Advisor, Media Relations
Bombardier Inc.
+514 861 9481
jessica.mcdonald@bombardier.com

Patrick Ghoche
Vice President, Corporate Strategy and Investor Relations
Bombardier Inc.
+514 861 5727

European Commission clears Alstom’s acquisition of Bombardier Transportation

MONTRÉAL, July 31, 2020 (GLOBE NEWSWIRE) — Bombardier (TSX: BBD.B) and Alstom welcome the European Commission's decision for conditional clearance of the proposed acquisition of Bombardier Transportation by Alstom. The Commission's approval for the transaction is conditional on certain proposed engagements that consist of:

  • A transfer of Bombardier Transportation's contribution to the V300 ZEFIRO very high–speed train and an offer of IP licence to Hitachi for the train co–developed by Hitachi and Bombardier Transportation for use in future very high–speed tenders in the UK;
  • The divestment of the Alstom Coradia Polyvalent and the Reichshoffen production site in France;
  • The divestment of the Bombardier TALENT 3 platform and dedicated production facilities located within the Hennigsdorf site in Germany;
  • Providing access to certain interfaces and products for some of Bombardier Transportation's Signalling On–Board Units and Train Control Management Systems (TCMS).

The divestitures will be done in compliance with all applicable social processes and consultations with employee representatives' bodies. The transaction remains subject to further regulatory approvals in several other jurisdictions and customary closing conditions. The closing of the transaction is expected for the first half of 2021.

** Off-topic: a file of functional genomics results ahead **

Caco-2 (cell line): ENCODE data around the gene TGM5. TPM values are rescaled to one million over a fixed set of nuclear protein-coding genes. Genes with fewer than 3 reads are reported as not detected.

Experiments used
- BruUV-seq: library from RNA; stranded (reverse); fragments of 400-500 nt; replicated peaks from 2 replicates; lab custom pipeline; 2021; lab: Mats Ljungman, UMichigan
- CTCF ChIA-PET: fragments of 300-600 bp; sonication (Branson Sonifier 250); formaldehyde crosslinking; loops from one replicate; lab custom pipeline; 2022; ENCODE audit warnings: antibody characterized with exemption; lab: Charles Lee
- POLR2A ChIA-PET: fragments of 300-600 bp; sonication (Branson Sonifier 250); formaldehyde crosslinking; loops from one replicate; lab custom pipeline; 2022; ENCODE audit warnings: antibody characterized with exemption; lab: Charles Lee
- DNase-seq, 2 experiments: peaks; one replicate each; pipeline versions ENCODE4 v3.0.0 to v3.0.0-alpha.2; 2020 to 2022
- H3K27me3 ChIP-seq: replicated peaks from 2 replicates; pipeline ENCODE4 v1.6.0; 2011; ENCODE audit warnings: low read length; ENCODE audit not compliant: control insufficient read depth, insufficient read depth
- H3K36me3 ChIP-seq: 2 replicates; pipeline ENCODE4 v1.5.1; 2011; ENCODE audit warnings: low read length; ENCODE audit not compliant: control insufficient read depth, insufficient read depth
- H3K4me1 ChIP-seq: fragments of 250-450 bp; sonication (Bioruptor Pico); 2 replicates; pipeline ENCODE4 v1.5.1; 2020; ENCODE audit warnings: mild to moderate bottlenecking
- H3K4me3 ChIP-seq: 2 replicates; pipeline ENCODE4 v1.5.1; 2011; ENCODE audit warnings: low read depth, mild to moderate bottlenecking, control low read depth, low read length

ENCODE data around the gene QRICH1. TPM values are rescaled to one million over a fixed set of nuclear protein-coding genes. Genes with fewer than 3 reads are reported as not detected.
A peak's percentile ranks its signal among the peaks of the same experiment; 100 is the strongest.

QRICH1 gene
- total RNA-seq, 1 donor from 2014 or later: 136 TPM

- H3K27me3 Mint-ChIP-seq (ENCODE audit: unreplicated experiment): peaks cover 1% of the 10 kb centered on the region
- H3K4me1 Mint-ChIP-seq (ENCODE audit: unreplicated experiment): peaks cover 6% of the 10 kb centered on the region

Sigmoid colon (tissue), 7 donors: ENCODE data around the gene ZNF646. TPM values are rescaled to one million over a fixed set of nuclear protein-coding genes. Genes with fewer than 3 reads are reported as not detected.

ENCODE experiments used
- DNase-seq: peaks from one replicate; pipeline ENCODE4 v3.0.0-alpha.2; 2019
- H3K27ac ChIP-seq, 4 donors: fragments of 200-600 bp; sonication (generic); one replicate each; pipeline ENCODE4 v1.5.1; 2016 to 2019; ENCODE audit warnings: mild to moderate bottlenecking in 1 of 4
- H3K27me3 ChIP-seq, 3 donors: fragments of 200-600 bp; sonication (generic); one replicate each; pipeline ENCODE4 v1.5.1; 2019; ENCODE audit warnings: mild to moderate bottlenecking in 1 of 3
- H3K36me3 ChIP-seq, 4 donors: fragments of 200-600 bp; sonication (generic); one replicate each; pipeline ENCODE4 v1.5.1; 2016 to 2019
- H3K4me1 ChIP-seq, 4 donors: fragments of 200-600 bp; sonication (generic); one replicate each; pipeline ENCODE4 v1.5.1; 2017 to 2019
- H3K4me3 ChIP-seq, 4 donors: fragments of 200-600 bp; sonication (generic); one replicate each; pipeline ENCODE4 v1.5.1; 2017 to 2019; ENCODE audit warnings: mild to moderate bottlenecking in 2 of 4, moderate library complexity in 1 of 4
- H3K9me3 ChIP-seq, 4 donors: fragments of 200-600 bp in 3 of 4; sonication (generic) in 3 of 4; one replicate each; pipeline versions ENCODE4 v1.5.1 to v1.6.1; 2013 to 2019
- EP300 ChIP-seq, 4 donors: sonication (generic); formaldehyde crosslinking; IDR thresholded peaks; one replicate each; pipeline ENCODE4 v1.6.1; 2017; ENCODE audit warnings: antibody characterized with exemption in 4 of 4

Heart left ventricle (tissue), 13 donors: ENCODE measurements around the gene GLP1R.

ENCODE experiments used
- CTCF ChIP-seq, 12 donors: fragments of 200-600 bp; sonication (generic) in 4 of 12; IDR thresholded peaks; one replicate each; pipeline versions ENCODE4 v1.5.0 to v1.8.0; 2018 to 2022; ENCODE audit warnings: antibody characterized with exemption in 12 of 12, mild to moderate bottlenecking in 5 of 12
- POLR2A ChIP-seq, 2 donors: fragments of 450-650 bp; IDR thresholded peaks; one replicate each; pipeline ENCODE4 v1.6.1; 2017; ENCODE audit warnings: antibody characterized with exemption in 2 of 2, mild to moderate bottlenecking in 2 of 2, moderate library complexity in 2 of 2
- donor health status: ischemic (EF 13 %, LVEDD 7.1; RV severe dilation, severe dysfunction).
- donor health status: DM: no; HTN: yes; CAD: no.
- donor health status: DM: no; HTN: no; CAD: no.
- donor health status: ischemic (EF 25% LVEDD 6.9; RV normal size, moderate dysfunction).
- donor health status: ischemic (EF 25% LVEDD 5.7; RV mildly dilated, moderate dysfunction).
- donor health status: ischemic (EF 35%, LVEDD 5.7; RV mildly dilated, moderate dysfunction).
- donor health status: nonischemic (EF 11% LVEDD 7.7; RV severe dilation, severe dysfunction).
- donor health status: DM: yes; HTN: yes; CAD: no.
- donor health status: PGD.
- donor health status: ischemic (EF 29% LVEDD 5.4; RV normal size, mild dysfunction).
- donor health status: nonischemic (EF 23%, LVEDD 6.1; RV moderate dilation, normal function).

About Bombardier
With nearly 60,000 employees across two business segments, Bombardier is a global leader in the transportation industry, creating innovative and game–changing planes and trains. Our products and services provide world–class transportation experiences that set new standards in passenger comfort, energy efficiency, reliability and safety.

Headquartered in Montral, Canada, Bombardier has production and engineering sites in over 25 countries across the segments of Aviation and Transportation. Bombardier shares are traded on the Toronto Stock Exchange (BBD). In the fiscal year ended December 31, 2019, Bombardier posted revenues of $15.8 billion. News and information are available at bombardier.com or follow us on Twitter @Bombardier.

Bombardier, ZEFIRO and TALENT are registered trademarks of Bombardier Inc. or its subsidiaries.